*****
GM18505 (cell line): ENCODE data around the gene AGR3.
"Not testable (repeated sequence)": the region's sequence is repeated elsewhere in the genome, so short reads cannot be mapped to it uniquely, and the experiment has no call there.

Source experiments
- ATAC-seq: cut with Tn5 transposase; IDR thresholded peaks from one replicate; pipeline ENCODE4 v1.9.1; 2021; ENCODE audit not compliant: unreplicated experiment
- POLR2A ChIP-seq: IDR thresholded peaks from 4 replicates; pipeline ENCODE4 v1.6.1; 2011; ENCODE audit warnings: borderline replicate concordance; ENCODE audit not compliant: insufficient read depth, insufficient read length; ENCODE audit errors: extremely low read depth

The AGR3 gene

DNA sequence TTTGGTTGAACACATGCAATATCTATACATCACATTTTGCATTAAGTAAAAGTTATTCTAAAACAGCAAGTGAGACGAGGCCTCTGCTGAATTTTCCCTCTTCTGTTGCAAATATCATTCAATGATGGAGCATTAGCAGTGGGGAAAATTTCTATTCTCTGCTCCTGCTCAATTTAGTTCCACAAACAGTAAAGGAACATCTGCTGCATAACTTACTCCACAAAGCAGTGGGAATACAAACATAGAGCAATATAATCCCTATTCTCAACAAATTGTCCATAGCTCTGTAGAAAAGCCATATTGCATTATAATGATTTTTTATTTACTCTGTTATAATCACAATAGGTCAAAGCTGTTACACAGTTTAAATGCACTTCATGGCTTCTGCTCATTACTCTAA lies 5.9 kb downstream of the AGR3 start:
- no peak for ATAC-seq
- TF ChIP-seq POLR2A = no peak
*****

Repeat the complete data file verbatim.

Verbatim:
GM18505 (cell line): ENCODE data around the gene AGR3.
"Not testable (repeated sequence)": the region's sequence is repeated elsewhere in the genome, so short reads cannot be mapped to it uniquely, and the experiment has no call there.

Source experiments
- ATAC-seq: cut with Tn5 transposase; IDR thresholded peaks from one replicate; pipeline ENCODE4 v1.9.1; 2021; ENCODE audit not compliant: unreplicated experiment
- POLR2A ChIP-seq: IDR thresholded peaks from 4 replicates; pipeline ENCODE4 v1.6.1; 2011; ENCODE audit warnings: borderline replicate concordance; ENCODE audit not compliant: insufficient read depth, insufficient read length; ENCODE audit errors: extremely low read depth

The AGR3 gene

DNA sequence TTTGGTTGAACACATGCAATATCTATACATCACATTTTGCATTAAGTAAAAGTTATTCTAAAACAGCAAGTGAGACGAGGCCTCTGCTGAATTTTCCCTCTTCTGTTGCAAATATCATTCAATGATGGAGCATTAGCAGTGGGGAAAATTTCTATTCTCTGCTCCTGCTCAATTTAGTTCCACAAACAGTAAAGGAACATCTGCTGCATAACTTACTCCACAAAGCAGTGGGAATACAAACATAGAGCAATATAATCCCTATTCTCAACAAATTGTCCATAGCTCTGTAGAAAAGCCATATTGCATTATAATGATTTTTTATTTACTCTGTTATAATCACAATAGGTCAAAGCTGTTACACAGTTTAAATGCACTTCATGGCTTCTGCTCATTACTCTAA lies 5.9 kb downstream of the AGR3 start:
- no peak for ATAC-seq
- TF ChIP-seq POLR2A = no peak